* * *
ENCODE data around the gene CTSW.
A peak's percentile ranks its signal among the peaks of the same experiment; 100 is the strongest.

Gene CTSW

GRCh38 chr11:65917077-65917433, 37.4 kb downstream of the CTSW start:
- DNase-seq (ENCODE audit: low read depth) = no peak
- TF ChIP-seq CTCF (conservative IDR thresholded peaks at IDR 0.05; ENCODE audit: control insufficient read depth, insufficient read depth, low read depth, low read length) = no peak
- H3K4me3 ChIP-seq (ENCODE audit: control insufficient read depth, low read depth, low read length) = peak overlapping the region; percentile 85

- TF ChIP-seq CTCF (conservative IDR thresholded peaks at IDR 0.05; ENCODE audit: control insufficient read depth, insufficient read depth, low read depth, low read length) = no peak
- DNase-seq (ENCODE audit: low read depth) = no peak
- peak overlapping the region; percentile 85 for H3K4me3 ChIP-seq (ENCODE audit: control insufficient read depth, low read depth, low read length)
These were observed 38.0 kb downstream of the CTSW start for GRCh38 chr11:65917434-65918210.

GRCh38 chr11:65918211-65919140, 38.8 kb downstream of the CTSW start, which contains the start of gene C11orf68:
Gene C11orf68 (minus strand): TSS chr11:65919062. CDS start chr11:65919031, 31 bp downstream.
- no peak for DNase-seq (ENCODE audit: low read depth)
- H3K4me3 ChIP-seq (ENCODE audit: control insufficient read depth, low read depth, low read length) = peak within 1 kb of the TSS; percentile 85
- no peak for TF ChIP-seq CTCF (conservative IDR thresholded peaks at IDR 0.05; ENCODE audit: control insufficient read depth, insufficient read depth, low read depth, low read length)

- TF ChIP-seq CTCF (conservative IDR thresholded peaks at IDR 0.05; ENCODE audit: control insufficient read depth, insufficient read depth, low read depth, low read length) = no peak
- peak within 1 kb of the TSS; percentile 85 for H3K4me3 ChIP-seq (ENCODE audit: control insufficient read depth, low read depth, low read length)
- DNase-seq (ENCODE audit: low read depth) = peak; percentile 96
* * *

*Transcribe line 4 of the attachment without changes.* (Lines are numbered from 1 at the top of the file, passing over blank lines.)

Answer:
GRCh38 chr11:65917077-65917433, 37.4 kb downstream of the CTSW start: